Guillermo Vilas height - How tall is Guillermo Vilas?

Guillermo Vilas was born on 17 August, 1952 in Mar del Plata, Argentina, is an Argentine tennis player. At 68 years old, Guillermo Vilas height is 5 ft 10 in (180.0 cm).

Now We discover Guillermo Vilas's Biography, Age, Physical Stats, Dating/Affairs, Family and career updates. Learn How rich is He in this year and how He spends money? Also learn how He earned most of net worth at the age of 70 years old?

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Guillermo Vilas Age 70 years old
Zodiac Sign Leo
Born 17 August 1952
Birthday 17 August
Birthplace Mar del Plata, Argentina

We recommend you to check the complete list of Famous People born on 17 August. He is a member of famous Player with the age 70 years old group. He one of the Richest Player who was born in .

Guillermo Vilas Weight & Measurements

Physical Status
Weight Not Available
Body Measurements Not Available
Eye Color Not Available
Hair Color Not Available

Who Is Guillermo Vilas's Wife?

His wife is Phiangphathu Khumueang (m. 2005)

Parents Not Available
Wife Phiangphathu Khumueang (m. 2005)
Sibling Not Available
Children Andanin Vilas, Lalindao Vilas, Intila Vilas, Guillermo Vilas Jr.

Guillermo Vilas Net Worth

He net worth has been growing significantly in 2021-22. So, how much is Guillermo Vilas worth at the age of 70 years old? Guillermo Vilas’s income source is mostly from being a successful Player. He is from . We have estimated Guillermo Vilas's net worth , money, salary, income, and assets.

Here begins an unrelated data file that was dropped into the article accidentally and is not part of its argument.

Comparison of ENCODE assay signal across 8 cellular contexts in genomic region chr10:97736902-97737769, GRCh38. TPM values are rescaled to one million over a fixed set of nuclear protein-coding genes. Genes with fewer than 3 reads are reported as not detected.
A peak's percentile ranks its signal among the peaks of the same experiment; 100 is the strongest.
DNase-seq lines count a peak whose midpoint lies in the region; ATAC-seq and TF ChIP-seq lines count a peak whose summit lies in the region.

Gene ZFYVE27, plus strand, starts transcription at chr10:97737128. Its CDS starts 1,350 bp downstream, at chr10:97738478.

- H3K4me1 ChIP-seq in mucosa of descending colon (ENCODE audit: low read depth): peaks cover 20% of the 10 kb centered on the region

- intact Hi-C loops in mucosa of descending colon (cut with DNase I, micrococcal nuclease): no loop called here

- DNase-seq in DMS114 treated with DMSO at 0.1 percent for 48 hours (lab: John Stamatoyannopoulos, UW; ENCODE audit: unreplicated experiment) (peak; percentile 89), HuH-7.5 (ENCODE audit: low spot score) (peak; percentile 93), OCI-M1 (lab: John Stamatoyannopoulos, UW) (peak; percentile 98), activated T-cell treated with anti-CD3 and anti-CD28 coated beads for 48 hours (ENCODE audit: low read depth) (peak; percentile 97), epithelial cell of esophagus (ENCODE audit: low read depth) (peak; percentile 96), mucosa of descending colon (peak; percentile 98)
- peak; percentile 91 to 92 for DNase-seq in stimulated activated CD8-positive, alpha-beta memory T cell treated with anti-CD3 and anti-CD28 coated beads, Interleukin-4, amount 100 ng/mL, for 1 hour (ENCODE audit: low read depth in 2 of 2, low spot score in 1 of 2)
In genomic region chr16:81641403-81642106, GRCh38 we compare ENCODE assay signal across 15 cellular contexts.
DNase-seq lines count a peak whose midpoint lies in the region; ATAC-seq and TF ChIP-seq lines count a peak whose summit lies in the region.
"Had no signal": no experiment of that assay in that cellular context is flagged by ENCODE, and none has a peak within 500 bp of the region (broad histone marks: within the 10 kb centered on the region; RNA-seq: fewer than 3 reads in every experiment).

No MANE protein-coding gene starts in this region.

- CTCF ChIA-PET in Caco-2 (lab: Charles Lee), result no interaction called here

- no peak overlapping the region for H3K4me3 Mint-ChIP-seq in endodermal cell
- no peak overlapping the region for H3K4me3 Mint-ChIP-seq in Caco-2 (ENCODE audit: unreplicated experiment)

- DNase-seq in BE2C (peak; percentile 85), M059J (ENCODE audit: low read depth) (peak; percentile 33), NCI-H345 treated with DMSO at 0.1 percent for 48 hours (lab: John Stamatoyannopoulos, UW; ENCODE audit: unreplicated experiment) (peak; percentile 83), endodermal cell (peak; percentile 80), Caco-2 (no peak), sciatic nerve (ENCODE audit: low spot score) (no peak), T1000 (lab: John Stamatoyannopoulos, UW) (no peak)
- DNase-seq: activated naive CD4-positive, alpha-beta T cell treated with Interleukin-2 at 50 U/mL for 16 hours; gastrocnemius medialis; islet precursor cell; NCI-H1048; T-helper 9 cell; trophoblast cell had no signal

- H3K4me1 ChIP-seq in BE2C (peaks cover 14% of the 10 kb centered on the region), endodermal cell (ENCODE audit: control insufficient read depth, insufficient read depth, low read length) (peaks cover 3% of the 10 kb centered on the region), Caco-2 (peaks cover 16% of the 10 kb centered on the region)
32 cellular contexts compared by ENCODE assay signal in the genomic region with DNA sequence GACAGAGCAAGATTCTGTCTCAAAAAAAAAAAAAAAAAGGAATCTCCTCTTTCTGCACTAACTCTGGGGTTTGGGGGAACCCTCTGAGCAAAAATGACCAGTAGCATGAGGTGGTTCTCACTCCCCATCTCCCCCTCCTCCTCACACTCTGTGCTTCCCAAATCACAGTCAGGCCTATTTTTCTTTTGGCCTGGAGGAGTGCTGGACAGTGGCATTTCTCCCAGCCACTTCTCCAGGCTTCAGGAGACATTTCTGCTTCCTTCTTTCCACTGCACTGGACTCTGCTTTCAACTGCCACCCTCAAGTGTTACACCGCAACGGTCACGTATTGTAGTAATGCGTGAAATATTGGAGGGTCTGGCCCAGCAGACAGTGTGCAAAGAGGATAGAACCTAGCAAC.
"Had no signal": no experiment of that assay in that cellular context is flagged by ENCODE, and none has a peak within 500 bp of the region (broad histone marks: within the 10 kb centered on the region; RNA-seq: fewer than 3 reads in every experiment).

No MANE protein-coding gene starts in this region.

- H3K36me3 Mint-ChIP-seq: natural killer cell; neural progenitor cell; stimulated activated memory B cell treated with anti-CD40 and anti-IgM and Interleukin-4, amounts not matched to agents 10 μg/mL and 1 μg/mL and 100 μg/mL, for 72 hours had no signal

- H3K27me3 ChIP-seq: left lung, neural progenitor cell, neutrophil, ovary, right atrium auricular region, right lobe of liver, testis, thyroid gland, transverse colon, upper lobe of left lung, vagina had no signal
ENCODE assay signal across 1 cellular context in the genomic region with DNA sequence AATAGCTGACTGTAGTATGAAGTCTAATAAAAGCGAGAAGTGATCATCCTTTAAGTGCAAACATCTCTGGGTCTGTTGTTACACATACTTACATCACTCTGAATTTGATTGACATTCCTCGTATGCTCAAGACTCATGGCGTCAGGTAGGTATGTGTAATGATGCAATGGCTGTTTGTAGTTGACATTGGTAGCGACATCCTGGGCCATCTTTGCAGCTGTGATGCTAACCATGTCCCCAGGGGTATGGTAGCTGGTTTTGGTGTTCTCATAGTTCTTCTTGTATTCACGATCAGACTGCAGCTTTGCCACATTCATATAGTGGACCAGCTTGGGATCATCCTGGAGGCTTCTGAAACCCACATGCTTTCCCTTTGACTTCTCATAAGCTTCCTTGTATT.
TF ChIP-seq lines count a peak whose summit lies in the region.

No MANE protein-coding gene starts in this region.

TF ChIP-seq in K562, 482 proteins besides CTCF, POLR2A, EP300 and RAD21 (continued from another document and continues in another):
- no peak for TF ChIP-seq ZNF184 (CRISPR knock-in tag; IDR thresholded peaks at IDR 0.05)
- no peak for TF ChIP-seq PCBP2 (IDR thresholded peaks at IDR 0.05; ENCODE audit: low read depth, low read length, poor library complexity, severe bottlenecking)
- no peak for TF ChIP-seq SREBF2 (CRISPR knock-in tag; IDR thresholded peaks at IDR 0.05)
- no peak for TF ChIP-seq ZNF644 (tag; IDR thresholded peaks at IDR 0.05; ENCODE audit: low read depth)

Net Worth in 2022 {"name":"Prize money","value":"$4,923,882"}
Salary in 2022 Under Review
Net Worth in 2021 Pending
Salary in 2021 Under Review
House Not Available
Cars Not Available
Source of Income Player

Guillermo Vilas Social Network

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Vilas retired from the ATP Tour in 1989 but still played on the ATP Challenger Series until 1992. He was inducted into the International Tennis Hall of Fame in 1991. Vilas was in the stands at Flushing Meadows to cheer on his countryman, Juan Martín del Potro, who beat Roger Federer in an upset in the 2009 US Open final.


Known for his prolific match play, especially on clay, he became the second man to win more than 900 matches in the Open Era, and his number of match-wins on clay (659) is by far the most of the era. His peak was the 1977 season during which he won two major titles (both on clay), had two long match win streaks of 46 all-surface and 53 on clay, and finished with an Open Era record of match wins. In 2016, The Daily Telegraph ranked him as the 3rd best male clay-court player of all time, behind Rafael Nadal and Björn Borg. In 2018, Steve Tignor for Tennis Magazine (US) ranked him as the 16th greatest tennis player of the Open Era.

He won four Grand Slam titles: the 1977 French Open and the 1977 US Open (both played on clay) and the 1978 and 1979 Australian Open (both played on grass). He was also the runner-up at the French Open three times (1975, 1978, and 1982) and at the Australian Open once (January 1977).

A left-handed baseliner, Vilas's best year on tour was 1977 when he won two of the four Grand Slam singles tournaments and 16 of the 31 Association of Tennis Professionals tournaments he entered. His playing record for 1977 was 130 wins against 15 losses. Not including the Masters year-end championship, he won 72 of his last 73 ATP matches in 1977. The highest point during this phenomenal run was winning the last US Open played at Forest Hills against Jimmy Connors 2–6, 6–3, 7–6, 6–0 in a match where Vilas surprised his American rival by attacking the net.